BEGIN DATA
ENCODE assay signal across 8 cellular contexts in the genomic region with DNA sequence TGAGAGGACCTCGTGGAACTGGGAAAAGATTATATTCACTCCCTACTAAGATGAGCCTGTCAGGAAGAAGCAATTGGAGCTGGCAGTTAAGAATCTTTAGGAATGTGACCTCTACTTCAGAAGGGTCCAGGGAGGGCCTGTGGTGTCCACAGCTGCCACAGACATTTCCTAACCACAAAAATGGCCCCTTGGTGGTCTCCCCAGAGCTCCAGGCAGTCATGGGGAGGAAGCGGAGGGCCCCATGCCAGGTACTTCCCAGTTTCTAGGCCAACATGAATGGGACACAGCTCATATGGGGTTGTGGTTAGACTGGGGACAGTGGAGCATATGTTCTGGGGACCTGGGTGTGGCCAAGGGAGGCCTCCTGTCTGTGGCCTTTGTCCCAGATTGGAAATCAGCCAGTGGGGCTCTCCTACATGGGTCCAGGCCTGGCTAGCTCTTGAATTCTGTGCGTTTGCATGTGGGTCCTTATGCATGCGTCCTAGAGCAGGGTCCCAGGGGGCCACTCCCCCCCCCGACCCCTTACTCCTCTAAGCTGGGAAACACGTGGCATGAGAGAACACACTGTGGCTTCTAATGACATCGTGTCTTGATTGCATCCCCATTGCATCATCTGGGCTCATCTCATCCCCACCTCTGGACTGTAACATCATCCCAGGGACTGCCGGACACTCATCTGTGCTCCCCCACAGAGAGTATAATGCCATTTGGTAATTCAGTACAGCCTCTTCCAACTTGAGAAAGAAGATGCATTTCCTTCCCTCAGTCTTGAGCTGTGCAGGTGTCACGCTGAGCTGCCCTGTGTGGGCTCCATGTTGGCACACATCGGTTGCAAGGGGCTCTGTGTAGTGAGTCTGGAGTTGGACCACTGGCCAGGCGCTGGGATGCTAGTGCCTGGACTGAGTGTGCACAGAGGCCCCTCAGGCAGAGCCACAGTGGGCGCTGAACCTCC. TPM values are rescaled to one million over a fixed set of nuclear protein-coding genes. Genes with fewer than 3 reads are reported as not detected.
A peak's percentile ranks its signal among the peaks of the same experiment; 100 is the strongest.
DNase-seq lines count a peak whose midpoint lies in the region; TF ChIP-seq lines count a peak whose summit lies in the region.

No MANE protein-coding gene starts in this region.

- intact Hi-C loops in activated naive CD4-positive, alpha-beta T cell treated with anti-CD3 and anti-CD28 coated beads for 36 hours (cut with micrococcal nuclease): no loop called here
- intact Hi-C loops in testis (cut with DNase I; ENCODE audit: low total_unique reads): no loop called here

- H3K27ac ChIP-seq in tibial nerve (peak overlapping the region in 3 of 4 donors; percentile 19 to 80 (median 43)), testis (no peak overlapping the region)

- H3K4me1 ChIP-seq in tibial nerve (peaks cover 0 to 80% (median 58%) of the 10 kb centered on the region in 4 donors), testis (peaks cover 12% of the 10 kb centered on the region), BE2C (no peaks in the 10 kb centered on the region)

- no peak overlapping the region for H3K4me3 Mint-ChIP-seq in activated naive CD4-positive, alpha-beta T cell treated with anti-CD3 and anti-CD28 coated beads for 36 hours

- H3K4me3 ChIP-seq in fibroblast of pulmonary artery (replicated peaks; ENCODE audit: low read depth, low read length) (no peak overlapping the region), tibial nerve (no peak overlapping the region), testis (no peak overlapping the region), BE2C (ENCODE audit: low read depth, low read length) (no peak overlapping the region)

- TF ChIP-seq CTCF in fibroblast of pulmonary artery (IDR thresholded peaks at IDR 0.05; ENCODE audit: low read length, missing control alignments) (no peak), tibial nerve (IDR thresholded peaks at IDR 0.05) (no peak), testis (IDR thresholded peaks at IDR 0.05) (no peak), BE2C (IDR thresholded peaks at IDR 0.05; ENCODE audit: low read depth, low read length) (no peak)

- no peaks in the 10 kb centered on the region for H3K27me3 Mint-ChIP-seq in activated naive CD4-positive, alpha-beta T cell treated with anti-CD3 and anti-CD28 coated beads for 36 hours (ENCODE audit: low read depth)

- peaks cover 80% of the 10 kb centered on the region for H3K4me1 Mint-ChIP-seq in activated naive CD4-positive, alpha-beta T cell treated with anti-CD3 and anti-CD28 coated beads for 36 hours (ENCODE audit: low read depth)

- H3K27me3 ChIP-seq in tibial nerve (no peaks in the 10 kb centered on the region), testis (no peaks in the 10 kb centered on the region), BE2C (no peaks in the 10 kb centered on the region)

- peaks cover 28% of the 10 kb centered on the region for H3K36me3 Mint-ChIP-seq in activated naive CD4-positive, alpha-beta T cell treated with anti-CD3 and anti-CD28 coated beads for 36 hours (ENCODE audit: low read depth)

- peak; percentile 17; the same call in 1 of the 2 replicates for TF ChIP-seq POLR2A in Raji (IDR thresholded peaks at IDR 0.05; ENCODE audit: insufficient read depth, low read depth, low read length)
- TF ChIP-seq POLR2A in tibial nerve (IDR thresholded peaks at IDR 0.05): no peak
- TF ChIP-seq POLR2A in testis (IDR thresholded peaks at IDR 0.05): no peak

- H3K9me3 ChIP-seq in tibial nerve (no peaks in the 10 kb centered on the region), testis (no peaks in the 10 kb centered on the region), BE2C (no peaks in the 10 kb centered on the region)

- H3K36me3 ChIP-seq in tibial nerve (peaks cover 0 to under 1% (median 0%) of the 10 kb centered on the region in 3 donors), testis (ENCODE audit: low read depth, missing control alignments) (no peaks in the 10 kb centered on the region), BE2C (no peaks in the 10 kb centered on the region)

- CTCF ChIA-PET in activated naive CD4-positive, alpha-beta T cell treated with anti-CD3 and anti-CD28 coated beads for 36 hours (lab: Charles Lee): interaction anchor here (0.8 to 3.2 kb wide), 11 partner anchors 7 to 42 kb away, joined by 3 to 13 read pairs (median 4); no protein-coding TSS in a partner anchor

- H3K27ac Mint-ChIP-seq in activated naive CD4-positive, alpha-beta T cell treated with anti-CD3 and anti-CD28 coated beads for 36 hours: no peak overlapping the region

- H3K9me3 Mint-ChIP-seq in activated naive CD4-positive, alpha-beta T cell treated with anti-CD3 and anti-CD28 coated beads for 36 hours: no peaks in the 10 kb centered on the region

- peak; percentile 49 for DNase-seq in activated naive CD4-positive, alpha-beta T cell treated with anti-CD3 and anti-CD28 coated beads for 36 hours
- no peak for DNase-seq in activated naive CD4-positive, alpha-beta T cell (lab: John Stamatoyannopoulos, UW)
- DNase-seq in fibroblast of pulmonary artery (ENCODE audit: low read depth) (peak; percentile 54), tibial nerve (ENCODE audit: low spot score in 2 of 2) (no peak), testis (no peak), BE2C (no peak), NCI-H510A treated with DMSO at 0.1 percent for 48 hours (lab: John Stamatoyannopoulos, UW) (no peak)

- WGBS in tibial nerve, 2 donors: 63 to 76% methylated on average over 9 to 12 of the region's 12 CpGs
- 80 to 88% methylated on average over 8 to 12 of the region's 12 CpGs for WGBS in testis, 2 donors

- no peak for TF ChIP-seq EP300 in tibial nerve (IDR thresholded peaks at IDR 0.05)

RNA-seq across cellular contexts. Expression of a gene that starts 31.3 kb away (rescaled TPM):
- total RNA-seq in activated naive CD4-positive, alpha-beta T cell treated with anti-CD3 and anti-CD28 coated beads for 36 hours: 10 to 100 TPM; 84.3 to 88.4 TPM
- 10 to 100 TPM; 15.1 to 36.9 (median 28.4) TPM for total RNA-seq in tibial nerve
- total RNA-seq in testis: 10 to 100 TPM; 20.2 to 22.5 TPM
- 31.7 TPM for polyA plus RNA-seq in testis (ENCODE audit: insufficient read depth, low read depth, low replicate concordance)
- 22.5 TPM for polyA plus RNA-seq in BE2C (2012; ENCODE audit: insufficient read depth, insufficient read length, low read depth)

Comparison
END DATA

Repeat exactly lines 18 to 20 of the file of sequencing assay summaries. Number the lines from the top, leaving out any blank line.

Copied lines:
- TF ChIP-seq POLR2A in testis (IDR thresholded peaks at IDR 0.05): no peak

- H3K9me3 ChIP-seq in tibial nerve (no peaks in the 10 kb centered on the region), testis (no peaks in the 10 kb centered on the region), BE2C (no peaks in the 10 kb centered on the region)

- H3K36me3 ChIP-seq in tibial nerve (peaks cover 0 to under 1% (median 0%) of the 10 kb centered on the region in 3 donors), testis (ENCODE audit: low read depth, missing control alignments) (no peaks in the 10 kb centered on the region), BE2C (no peaks in the 10 kb centered on the region)